Updating The Institution Of Adoption
As a birth mother, psychotherapist and adoption reform advocate, I am acutely aware of how much myth and misinformation surrounds woman like me who relinquished their children for adoption. One of the most persistent myths is that were “promised” privacy, and that it would be wrong to break this promise by letting our now adult children find us.
The very sad fact is that most of us – young, pregnant and frightened – were never promised anything. We were told we had to give our babies away or live a life of shame, we were told we were unfit to be mothers, and we were told we would forget about our children. For almost all of us, these statements turned out to be lies.
Adoptees who are stymied by the lack of their original birth certificate (and their birth mother’s names) are now turning to consumer DNA testing and social media to search. DNA testing reveals the adoptee’s identity to all other biological relatives who also tested their DNA. Adoptees are inadvertently “outing” birth mothers to their cousins, siblings, nieces, aunts, etc. simply by submitting a saliva sample to Ancestry.com. How private is it when a birth mother gets a call from a distant relative asking her, “Did you have a baby in 1958? I’ve got an adoptee who showed up in my DNA test results who believes you are his birth mother.”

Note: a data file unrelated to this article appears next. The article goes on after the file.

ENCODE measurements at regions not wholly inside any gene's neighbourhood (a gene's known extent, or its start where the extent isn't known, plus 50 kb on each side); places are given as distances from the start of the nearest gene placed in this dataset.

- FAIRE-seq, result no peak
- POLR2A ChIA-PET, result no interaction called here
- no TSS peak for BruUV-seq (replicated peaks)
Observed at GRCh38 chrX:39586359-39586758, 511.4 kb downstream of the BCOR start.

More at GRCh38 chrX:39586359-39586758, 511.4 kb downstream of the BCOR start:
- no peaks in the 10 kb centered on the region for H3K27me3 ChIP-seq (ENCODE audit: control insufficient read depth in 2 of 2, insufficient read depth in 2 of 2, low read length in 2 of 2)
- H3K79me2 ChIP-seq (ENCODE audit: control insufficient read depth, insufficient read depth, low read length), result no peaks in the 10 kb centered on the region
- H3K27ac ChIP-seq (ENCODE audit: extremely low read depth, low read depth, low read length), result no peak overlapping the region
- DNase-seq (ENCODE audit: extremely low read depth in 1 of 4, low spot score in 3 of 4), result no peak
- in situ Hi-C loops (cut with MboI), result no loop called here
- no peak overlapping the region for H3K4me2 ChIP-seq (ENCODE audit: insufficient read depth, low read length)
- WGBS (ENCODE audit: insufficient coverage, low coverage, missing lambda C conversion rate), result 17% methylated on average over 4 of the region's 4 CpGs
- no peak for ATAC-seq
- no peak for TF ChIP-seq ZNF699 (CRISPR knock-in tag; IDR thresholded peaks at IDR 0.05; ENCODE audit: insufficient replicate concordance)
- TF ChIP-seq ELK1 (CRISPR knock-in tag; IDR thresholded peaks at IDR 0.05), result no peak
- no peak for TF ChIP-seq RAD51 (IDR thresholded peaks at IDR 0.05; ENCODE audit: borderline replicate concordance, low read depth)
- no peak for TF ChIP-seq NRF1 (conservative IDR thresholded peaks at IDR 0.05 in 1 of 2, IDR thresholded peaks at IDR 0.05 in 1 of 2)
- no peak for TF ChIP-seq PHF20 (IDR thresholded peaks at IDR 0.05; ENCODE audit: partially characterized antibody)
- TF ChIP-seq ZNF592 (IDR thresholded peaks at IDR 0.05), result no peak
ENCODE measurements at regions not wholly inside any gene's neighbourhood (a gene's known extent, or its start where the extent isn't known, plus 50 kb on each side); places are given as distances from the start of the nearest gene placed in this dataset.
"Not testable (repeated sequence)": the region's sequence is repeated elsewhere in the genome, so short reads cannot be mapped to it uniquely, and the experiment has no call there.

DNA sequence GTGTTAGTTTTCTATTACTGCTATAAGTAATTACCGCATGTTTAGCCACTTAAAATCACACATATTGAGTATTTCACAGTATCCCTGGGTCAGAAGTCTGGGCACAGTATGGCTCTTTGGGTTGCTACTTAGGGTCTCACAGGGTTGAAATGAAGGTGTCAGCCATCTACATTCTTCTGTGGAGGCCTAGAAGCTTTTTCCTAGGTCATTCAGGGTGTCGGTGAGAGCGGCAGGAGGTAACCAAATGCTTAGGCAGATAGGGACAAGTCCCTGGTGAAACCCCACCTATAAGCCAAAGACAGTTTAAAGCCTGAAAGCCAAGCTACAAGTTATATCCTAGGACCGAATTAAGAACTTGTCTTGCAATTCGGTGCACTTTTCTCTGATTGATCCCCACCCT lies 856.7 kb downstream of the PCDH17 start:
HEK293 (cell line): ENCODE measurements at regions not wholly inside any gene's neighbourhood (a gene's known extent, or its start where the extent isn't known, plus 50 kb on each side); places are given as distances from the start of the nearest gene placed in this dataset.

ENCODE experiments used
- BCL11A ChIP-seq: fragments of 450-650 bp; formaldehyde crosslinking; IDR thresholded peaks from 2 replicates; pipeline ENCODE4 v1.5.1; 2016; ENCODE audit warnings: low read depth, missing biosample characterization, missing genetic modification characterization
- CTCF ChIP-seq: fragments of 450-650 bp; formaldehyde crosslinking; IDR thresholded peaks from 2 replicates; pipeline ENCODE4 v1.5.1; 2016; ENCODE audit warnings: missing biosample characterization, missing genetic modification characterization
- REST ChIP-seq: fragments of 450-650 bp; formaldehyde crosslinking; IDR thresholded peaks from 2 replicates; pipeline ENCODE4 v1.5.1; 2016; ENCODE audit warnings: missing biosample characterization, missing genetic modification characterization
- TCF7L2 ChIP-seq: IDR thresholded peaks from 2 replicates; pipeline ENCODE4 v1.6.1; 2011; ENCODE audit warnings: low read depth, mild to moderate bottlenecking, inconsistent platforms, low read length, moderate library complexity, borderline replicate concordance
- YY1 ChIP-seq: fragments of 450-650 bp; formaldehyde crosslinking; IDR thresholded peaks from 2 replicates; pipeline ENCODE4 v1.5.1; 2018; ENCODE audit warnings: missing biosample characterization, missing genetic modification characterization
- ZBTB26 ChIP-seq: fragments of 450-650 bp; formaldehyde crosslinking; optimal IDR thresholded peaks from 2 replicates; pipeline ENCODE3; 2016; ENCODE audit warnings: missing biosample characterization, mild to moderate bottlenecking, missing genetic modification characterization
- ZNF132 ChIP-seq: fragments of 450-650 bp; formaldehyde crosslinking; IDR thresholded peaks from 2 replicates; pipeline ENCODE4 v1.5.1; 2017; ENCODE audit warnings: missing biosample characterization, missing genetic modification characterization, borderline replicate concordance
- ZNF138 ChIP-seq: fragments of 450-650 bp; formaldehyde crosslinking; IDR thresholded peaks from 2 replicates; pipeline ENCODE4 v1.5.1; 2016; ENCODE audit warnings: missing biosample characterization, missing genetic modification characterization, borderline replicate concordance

If privacy really matters, the better route is for an adoptee to get his original birth certificate and make personal, private and direct contact with his birth mother. Any birth mother I know would prefer this to receiving a call from a distant relative.
Thomas Jefferson said it better than anyone;
“I am not an advocate for frequent changes in laws and constitutions, but laws and institutions must go hand in hand with the progress of the human mind. As that becomes more developed, more enlightened, as new discoveries are made, new truths discovered and manners and opinions change, with the change of circumstances, institutions must advance also to keep pace with the times.”